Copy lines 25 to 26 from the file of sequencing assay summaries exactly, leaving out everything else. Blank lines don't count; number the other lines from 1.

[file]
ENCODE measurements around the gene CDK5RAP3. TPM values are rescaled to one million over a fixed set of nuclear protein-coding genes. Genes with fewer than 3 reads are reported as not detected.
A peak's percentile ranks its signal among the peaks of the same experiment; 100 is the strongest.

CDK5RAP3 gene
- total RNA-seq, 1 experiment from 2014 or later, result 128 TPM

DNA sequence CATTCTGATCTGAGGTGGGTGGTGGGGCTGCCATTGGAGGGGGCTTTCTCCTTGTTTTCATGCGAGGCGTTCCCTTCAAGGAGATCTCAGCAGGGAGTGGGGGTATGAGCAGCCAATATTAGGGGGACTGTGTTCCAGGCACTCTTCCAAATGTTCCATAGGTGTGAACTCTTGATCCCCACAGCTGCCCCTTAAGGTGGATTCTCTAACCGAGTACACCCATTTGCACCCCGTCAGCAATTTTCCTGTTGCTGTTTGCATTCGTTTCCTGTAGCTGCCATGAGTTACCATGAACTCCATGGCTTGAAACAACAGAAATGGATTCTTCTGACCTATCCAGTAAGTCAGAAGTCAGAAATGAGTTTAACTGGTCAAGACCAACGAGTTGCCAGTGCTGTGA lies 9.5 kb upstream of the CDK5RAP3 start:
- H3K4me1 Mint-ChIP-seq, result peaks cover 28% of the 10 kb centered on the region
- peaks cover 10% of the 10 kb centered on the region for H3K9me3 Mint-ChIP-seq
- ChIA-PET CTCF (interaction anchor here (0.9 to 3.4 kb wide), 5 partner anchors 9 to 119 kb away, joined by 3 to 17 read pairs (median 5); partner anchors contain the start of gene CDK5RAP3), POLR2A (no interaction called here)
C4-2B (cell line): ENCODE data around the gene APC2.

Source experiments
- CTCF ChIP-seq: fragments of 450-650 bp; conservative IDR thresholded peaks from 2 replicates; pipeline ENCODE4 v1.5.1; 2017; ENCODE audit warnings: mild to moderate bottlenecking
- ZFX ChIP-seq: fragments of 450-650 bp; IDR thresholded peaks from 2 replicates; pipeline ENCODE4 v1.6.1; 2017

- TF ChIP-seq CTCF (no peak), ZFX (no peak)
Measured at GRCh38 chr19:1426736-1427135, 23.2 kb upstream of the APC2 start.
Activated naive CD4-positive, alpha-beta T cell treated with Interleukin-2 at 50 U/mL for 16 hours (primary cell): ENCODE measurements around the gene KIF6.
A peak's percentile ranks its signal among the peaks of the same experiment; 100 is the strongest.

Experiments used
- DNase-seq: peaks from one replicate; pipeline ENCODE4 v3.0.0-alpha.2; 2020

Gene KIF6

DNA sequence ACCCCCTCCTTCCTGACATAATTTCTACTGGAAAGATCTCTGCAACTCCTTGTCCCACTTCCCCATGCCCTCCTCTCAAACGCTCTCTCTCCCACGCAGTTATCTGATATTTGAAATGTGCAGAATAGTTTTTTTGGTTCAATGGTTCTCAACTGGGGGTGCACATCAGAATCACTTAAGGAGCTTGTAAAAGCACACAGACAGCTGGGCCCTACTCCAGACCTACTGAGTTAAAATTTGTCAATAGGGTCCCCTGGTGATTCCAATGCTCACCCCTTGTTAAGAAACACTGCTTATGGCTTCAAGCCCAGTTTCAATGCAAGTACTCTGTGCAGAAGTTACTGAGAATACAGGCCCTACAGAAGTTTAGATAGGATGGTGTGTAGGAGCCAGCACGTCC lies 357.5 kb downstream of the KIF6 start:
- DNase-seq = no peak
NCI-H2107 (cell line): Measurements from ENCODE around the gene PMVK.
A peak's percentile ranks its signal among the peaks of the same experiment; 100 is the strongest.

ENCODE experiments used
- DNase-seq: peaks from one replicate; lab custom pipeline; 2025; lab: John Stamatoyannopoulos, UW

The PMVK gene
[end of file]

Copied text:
- DNase-seq: peaks from one replicate; lab custom pipeline; 2025; lab: John Stamatoyannopoulos, UW

The PMVK gene